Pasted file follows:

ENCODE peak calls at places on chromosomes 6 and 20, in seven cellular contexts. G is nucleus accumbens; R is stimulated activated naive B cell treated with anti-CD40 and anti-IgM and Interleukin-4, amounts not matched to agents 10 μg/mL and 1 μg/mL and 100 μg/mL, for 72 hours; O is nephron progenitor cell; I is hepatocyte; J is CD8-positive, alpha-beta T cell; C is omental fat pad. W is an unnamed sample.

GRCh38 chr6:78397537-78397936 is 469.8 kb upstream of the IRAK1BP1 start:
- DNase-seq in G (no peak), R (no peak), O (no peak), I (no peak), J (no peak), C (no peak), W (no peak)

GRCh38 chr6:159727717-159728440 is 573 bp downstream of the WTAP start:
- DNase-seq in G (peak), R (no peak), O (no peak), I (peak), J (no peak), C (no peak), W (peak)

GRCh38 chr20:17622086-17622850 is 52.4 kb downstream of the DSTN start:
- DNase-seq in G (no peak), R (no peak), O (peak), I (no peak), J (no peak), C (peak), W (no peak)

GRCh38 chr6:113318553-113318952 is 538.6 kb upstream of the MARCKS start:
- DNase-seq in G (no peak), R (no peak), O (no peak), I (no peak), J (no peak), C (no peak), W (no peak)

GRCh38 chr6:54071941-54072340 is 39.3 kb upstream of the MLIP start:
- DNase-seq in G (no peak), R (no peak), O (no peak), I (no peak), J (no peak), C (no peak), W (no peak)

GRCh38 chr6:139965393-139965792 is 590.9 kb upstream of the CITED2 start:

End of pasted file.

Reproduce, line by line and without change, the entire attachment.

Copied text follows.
ENCODE peak calls at places on chromosomes 6 and 20, in seven cellular contexts. G is nucleus accumbens; R is stimulated activated naive B cell treated with anti-CD40 and anti-IgM and Interleukin-4, amounts not matched to agents 10 μg/mL and 1 μg/mL and 100 μg/mL, for 72 hours; O is nephron progenitor cell; I is hepatocyte; J is CD8-positive, alpha-beta T cell; C is omental fat pad. W is an unnamed sample.

GRCh38 chr6:78397537-78397936 is 469.8 kb upstream of the IRAK1BP1 start:
- DNase-seq in G (no peak), R (no peak), O (no peak), I (no peak), J (no peak), C (no peak), W (no peak)

GRCh38 chr6:159727717-159728440 is 573 bp downstream of the WTAP start:
- DNase-seq in G (peak), R (no peak), O (no peak), I (peak), J (no peak), C (no peak), W (peak)

GRCh38 chr20:17622086-17622850 is 52.4 kb downstream of the DSTN start:
- DNase-seq in G (no peak), R (no peak), O (peak), I (no peak), J (no peak), C (peak), W (no peak)

GRCh38 chr6:113318553-113318952 is 538.6 kb upstream of the MARCKS start:
- DNase-seq in G (no peak), R (no peak), O (no peak), I (no peak), J (no peak), C (no peak), W (no peak)

GRCh38 chr6:54071941-54072340 is 39.3 kb upstream of the MLIP start:
- DNase-seq in G (no peak), R (no peak), O (no peak), I (no peak), J (no peak), C (no peak), W (no peak)

GRCh38 chr6:139965393-139965792 is 590.9 kb upstream of the CITED2 start: